Friday, September 12, 2008

The Grizzly Maze

The Grizzly Maze by Nick Jans was originally published in 2005. My 2006 paperback edition has additional material and is 274 pages including an index and bibliography with annotations. The description from the back cover says: "Timothy Treadwell dared to live among Alaskan grizzlies, seeking to overturn the perception of them as dangerously aggressive animals. When he and his girlfriend were mauled and killed in 2003, it created a media sensation. This gripping, thought-provoking, and unsettling account penetrates the darkness of one man's fascination with the wilderness." There is also additional information about bears and why bear attack. A very interesting, highly recommended book. Rating: 5


[I]n a montage woven from Timothy's own self-shot videotape from Katmai interspersed with staged scenes and didactic narrative, Grizzly Man [a movie] presented a disturbing vision of a man teetering on the brink of sanity, then plunging into self-destructive madness as his world unraveled - essentially committing suicide by bear." pg. xii

"I do, however, find it ironic that I, an Alaskan, find myself defending Timothy against the Hollywood version of his story, which seems an impressionistic blend of docu-drama and reality, rather than a documentary in its purest sense." pg. xiv

"This was the place where Timothy Treadwell and Amie Huguenard had died just five days before - attacked, mauled, and eaten outside of their tents during a violent rainstorm....Their desperate struggle for life had been captured on a camcorder's audiotape, starting with cries for help and fading into high pitched screams. A day later, would-be rescuers, hoping to find someone alive, had been menaced by bears at close range and shot and killed two..." pg. 2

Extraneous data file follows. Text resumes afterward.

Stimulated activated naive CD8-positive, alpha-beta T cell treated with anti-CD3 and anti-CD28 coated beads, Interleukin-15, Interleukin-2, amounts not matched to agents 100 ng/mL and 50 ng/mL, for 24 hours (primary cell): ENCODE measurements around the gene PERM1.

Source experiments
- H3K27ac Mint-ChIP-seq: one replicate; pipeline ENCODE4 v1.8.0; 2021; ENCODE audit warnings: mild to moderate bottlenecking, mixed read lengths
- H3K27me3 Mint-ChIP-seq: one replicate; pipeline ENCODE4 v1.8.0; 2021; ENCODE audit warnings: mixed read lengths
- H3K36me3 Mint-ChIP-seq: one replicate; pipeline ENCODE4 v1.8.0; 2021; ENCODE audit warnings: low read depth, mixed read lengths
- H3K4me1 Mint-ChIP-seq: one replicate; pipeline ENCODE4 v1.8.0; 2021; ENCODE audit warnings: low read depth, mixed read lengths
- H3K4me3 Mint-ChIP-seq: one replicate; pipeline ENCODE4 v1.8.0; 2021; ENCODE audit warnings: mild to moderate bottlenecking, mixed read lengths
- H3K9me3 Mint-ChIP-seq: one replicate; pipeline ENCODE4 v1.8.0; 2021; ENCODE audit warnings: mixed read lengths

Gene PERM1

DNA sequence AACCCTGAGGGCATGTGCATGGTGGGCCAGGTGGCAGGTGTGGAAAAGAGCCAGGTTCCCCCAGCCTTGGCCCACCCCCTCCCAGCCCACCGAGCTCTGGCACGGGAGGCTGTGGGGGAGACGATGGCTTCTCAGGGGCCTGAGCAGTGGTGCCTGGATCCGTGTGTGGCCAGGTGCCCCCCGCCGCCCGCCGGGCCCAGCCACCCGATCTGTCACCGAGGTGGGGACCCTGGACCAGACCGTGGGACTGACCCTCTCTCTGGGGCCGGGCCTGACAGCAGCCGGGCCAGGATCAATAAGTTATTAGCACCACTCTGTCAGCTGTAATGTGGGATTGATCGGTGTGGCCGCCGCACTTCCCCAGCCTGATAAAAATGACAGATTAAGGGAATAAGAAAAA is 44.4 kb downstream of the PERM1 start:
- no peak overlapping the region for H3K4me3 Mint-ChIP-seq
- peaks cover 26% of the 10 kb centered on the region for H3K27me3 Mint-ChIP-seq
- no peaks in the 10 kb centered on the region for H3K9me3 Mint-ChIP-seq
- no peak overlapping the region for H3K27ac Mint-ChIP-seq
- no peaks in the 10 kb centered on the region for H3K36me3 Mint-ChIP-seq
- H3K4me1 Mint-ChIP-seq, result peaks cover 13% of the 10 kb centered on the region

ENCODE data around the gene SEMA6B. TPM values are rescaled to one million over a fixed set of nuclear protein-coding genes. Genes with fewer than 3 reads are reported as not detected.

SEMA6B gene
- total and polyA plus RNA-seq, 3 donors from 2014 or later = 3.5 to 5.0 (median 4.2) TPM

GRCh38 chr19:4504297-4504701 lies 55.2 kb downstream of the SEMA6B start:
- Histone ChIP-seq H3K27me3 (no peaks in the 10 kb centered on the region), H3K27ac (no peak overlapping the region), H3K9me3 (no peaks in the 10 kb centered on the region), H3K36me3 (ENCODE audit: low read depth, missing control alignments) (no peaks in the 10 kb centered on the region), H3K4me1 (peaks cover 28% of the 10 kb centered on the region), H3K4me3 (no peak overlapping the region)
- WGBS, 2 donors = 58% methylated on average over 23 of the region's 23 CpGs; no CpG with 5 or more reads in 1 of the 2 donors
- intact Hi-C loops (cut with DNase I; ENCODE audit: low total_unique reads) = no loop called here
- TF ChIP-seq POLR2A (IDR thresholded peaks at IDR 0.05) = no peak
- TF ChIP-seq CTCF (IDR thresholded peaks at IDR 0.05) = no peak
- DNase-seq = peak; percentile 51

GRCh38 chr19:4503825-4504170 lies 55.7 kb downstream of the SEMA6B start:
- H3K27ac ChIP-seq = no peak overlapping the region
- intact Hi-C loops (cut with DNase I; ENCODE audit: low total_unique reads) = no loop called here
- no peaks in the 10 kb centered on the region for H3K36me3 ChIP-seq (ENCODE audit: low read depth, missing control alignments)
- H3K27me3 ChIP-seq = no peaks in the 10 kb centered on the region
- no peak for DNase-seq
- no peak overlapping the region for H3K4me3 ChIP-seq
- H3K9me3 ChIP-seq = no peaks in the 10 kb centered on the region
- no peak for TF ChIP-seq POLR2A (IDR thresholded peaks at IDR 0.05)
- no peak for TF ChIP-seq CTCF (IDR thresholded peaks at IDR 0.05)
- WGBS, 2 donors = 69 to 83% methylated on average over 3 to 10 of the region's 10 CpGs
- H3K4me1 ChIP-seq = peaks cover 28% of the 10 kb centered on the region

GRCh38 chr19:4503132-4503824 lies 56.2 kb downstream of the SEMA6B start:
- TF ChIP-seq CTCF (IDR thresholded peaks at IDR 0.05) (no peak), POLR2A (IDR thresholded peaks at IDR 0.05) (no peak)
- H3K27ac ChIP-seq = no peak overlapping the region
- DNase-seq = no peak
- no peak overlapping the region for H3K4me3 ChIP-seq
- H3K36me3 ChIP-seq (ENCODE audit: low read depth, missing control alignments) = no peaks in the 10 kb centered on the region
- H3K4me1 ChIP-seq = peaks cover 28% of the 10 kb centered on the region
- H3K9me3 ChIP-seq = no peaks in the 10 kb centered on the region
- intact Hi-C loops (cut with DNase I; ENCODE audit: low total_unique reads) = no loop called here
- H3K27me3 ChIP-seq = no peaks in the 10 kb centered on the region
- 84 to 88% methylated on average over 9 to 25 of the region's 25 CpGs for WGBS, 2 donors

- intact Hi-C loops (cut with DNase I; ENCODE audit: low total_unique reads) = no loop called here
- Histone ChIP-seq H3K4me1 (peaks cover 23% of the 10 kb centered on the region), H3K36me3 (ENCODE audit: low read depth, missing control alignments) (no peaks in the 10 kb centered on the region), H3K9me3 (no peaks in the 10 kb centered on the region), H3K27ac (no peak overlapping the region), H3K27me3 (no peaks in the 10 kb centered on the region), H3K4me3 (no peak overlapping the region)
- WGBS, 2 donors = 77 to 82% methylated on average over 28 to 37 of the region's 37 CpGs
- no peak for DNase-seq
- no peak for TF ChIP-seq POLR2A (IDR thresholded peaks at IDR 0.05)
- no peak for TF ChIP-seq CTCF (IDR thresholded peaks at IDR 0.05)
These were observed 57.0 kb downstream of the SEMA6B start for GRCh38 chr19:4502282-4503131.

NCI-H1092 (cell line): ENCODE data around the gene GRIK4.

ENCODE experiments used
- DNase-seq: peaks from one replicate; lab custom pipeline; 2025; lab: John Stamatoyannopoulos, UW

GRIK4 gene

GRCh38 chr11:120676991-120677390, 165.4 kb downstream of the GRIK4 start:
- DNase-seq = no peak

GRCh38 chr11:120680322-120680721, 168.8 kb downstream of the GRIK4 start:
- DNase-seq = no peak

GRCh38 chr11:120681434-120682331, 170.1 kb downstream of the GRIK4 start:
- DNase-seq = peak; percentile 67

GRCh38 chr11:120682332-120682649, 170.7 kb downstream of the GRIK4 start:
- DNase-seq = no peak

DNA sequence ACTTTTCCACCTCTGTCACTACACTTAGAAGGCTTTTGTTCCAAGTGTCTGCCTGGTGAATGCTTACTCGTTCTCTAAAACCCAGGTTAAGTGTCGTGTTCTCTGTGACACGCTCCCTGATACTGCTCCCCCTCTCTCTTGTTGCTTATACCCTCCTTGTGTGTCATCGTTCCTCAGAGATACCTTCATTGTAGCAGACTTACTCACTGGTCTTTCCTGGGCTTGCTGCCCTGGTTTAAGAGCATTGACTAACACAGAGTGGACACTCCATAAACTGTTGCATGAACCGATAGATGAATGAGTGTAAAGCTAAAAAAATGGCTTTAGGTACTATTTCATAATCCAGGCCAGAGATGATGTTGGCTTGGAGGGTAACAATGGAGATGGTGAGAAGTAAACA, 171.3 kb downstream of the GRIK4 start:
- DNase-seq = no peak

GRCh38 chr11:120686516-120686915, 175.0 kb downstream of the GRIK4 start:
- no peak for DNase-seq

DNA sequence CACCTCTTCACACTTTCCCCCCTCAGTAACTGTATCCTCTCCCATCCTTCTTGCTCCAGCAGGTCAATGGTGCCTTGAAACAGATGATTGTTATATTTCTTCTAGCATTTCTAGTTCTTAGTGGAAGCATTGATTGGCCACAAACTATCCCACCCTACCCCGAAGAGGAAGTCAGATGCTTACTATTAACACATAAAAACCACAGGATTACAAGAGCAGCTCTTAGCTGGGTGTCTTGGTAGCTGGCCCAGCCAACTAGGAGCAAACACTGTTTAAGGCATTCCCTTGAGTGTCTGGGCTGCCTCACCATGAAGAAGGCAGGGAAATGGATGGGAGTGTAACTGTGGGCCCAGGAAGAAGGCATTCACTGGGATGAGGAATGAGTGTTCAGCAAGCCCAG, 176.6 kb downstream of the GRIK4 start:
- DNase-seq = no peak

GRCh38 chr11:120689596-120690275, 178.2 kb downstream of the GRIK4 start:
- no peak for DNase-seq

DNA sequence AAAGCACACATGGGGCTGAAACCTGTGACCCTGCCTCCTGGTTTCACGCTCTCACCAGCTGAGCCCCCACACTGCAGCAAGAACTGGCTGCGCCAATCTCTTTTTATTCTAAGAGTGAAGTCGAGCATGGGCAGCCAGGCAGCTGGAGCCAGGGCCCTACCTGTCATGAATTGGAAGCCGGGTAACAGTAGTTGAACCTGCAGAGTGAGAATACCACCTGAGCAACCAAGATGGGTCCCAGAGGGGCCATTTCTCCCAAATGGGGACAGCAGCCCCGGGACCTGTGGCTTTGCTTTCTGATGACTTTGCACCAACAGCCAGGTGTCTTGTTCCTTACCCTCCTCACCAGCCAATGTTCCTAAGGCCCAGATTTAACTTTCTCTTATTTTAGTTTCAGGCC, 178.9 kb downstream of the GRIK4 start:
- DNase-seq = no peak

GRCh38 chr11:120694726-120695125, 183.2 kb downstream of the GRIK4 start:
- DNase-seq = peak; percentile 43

"Yet, in the history of the Katmai Park and National Monument, stretching back over eighty-five years, not one person had ever been seriously mauled, let alone killed - until Timothy Treadwell." pg. 3

"Timothy Treadwell was the sort of guy most Alaskans loved to hate. You don't go around on Kodiak Island or Katmai crawling on all fours, singing and reading to bears, giving them names like Thumper, Mr. Chocolate, and Squiggle. You don't say things to them like, 'Czar, I'm so worried! I can't find little Booble.' Not unless you're from California, that is, and your name is Timothy Treadwell." pg. 10

"Though he choose to call the bears he met at Hallo Bay 'grizzlies,' they were and are considered by Alaskan biologists to be brown bears - the coastal version....The distinction between grizzlies and brown bears is, most Alaskans would argue, the difference between pit bulls and Labrador retrievers." pg. 20

"Exactly what he is doing will become a topic of considerable debate. But at this point, the only agenda actually supported by his actions seems to become friends with the bears." pg. 22

Somewhere in those first years....the idea of Grizzly People is born: a grass-roots nonprofit organization dedicated to protecting the bears, studying them, and educating people..." pg. 23

"Timothy's rising media star rankles the bear establishment further, goading them toward an all-out charge. It's one thing for this upstart to pull his goofball, New Age, commune-with-the-bears routine in anonymity; but to have it broadcast to tens of millions is another. No matter that Timothy continually promotes bear safety; the footage of him practically nuzzling and petting wild bears sends an opposing, hypocritical, and far more powerful visual....And Timothy's real message isn't about bears, they argue, but himself, a cult of personality." pg. 55

"The sad part is, these deaths were predictable and totally preventable....We can go right down the list of errors he made. It didn't have to happen. He was warned and warned and warned. Yet he negated, defied, and ignored all common sense....The hypocrisy here is what really gripes a lot of us... The general inconsistencies in his life's stated mission makes you wonder, really, if Treadwell was mentally well. Protect bears by putting them at risk. Study them by crowding." pg. 163

"Chuck Bartlebaugh, director of the Center for Wildlife Information in Missoula, says, 'It's my belief that the media is creating an enthusiasm for wildlife without instilling proper respect or responsibility... They see Jeff Corwin faking a grizzly experience and think it's safe if they do the same thing in the wild.' " pg. 206

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